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The Ledge


One afternoon, I was sitting on a bench outside the Garner & Smith when a violet '48 Mercury pulled up to the curb and delivered two fellows - a cowboy with a lot of sequins, a guitar, and a trumpet, and an Indian in loincloth and sandals with a sparse headdress and a tympani. Their short concert consisted of something like yodeling at the tops of their voices punctuated by occasional shouts and in no particular correlation to various guitar riffs, blasts of the trumpet, and arrhythmic drumming. It would be a stretch to call their motion dance, but there was a great deal of it as well. After about five minutes' performance, the two got back into the Merc and drove away.

I attributed the experience to having smoked something very effective until I recounted it to a friend a day or so later. I was informed that I had seen the Legendary Stardust Cowboy and should consider myself privileged. Some few days after that, I was leaving the Orange Julius and watched the violet Mercury turning in. Conditions prevented my staying to watch what ensued and by the end of the week circumstances conspired to keep me away from Austin for something like 9 months. My return was to visit Eyore's birthday where I asked a number of folks likely to know where I would likely catch up to the Ledge. The consensus was that he and the Indian had taken up peregrinations of unknown route.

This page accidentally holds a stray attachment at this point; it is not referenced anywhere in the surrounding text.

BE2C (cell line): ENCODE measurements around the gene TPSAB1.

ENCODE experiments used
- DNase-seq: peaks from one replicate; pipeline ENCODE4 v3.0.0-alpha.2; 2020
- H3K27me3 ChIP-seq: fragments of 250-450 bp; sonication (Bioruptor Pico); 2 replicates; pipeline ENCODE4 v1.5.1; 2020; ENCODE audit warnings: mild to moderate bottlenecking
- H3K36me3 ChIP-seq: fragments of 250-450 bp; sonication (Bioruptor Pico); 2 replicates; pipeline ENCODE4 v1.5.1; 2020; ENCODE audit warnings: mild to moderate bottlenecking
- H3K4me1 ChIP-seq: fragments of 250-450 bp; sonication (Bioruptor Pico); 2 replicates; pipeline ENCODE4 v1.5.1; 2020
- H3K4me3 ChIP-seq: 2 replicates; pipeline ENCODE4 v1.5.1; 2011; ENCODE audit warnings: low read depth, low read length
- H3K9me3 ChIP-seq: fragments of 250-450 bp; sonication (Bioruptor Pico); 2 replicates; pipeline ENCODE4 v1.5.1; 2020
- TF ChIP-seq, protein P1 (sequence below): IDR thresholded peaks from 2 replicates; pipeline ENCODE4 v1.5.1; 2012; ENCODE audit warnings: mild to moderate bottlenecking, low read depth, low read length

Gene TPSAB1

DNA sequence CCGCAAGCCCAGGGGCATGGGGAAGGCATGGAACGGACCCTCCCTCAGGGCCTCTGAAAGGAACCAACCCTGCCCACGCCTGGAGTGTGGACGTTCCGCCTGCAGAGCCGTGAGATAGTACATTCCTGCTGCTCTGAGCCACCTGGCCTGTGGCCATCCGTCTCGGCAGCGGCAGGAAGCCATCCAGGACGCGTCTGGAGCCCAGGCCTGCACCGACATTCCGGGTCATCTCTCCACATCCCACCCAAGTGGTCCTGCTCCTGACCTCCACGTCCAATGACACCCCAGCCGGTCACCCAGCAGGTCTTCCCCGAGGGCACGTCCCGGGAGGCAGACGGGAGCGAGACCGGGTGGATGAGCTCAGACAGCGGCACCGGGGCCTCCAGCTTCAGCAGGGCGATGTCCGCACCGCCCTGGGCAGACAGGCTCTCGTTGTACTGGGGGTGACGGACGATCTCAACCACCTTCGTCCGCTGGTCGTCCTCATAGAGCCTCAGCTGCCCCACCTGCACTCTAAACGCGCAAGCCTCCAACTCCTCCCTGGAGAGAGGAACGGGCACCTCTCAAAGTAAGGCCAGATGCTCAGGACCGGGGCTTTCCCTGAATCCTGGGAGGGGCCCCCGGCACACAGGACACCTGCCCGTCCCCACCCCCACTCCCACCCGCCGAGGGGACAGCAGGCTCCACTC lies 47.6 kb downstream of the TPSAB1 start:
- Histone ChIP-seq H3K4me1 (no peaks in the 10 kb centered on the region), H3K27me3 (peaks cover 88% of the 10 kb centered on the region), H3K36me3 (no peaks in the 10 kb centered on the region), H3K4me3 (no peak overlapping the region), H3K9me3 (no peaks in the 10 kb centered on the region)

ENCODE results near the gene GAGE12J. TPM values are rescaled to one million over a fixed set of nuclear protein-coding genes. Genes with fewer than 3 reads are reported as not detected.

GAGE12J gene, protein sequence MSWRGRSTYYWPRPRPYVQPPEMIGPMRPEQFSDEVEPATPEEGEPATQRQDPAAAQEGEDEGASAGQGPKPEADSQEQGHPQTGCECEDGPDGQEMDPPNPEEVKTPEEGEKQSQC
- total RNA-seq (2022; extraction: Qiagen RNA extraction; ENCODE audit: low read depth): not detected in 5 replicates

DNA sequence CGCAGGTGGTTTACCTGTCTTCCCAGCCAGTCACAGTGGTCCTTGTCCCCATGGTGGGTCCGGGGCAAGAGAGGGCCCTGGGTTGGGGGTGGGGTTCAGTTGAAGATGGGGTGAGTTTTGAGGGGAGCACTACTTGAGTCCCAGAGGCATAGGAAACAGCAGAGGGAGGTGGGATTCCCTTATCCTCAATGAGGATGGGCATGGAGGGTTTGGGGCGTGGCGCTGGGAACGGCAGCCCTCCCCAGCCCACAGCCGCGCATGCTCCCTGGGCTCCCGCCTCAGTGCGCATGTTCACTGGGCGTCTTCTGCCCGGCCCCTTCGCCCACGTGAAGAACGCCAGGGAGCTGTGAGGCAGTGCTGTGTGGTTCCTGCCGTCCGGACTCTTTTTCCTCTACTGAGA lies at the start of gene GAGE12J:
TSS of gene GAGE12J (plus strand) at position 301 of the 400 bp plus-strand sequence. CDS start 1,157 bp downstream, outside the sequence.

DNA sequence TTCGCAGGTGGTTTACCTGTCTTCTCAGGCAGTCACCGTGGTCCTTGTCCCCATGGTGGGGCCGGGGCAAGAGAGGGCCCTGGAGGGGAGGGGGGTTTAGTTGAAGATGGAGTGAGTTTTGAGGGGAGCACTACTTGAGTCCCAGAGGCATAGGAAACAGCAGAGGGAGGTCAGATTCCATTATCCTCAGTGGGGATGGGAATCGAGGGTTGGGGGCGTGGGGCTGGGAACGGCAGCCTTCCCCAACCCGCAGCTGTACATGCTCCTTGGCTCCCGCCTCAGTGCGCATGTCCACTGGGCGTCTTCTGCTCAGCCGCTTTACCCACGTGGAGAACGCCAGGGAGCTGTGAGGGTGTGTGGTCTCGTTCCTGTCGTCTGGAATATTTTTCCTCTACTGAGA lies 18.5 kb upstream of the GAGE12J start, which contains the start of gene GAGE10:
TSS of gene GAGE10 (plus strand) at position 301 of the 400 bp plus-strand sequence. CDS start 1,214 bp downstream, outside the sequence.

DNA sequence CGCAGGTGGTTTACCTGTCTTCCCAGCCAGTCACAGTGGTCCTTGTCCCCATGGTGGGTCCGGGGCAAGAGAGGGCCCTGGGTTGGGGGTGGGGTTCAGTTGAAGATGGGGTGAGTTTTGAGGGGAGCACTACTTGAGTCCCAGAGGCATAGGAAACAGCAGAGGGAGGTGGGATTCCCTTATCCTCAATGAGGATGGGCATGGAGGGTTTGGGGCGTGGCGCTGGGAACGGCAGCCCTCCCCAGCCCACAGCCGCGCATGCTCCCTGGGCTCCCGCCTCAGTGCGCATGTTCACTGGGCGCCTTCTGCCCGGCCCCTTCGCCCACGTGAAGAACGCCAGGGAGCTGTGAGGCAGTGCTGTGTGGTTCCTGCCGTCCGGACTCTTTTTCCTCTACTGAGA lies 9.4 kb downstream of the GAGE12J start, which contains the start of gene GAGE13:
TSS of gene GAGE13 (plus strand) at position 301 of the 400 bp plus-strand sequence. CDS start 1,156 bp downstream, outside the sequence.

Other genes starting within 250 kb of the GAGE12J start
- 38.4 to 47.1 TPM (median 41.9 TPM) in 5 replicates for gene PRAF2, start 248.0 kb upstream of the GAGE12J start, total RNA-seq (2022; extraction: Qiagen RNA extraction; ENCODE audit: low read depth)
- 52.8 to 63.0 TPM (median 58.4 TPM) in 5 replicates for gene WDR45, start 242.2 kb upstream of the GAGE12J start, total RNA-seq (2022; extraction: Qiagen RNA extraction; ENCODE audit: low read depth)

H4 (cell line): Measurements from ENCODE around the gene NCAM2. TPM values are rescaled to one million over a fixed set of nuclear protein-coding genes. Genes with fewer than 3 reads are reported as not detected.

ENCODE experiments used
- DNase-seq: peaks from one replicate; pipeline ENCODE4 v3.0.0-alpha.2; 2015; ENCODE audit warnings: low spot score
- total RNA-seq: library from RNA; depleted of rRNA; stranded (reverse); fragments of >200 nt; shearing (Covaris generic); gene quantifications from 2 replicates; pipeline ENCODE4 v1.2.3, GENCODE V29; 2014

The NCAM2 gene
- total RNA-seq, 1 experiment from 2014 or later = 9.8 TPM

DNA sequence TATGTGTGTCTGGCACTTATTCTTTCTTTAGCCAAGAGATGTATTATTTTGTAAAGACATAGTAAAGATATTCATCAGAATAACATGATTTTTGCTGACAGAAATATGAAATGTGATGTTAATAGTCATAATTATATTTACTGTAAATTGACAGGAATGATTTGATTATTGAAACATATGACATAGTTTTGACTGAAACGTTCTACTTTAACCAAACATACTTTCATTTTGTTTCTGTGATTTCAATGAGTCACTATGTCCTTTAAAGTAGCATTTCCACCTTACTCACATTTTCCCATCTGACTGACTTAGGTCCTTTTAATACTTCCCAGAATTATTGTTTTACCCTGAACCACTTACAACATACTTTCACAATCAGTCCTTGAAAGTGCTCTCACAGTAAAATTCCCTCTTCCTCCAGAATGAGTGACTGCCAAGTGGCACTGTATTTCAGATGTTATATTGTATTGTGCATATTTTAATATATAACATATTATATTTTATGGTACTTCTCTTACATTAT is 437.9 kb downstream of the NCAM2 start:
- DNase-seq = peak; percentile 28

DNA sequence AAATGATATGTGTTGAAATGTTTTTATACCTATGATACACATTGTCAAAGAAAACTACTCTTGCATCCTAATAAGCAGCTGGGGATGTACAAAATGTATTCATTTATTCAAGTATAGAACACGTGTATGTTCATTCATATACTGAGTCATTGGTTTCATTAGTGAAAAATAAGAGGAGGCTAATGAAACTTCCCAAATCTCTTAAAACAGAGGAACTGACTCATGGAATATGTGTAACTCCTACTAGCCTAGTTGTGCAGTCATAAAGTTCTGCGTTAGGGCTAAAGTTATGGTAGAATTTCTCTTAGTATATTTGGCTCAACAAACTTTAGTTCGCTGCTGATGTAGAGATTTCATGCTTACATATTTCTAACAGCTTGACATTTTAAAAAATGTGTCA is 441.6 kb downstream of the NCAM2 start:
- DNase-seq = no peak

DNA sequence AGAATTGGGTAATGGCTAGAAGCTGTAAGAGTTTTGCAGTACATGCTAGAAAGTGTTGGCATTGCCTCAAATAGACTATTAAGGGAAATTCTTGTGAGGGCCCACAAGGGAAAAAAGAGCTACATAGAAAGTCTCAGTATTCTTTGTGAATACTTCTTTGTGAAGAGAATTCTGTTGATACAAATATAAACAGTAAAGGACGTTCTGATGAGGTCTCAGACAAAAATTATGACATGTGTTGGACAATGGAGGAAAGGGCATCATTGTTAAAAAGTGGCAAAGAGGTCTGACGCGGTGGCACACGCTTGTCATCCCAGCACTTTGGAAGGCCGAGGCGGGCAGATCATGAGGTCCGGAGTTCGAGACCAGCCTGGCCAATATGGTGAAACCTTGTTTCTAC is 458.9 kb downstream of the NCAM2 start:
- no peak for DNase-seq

I doubt Austin has seen more noteworthily hip folk - and that says a great deal, as the occasions of Austin hip have been recounted to me from quite some time back and with great authority. My folks' initials can be found inscribed in tables at the Tavern from 1947 and their recollections went back to parties with the Tom Miller and Creekmore Fath crowds among others. One would have to consult Pastoskie or Walsh for a score of the more contemporary 'hip', plenty of whom I expect are simply folks convenient to popular media at some moment.

28½ & Pearl rarely failed to register hip seismics. Nor did the strolling cocktail hours on Oakhurst. Less commonly, Nothing Strikes Back fit the bill. As did Deep Eddy Pool. Eyore's birthday, limited as it was to Plan 2 intimates, was a debut for the soon-to-be-hip and reunion for the used-to-be-hip. Today, I think about hip in terms of replacement.

¡Hasta la próxima!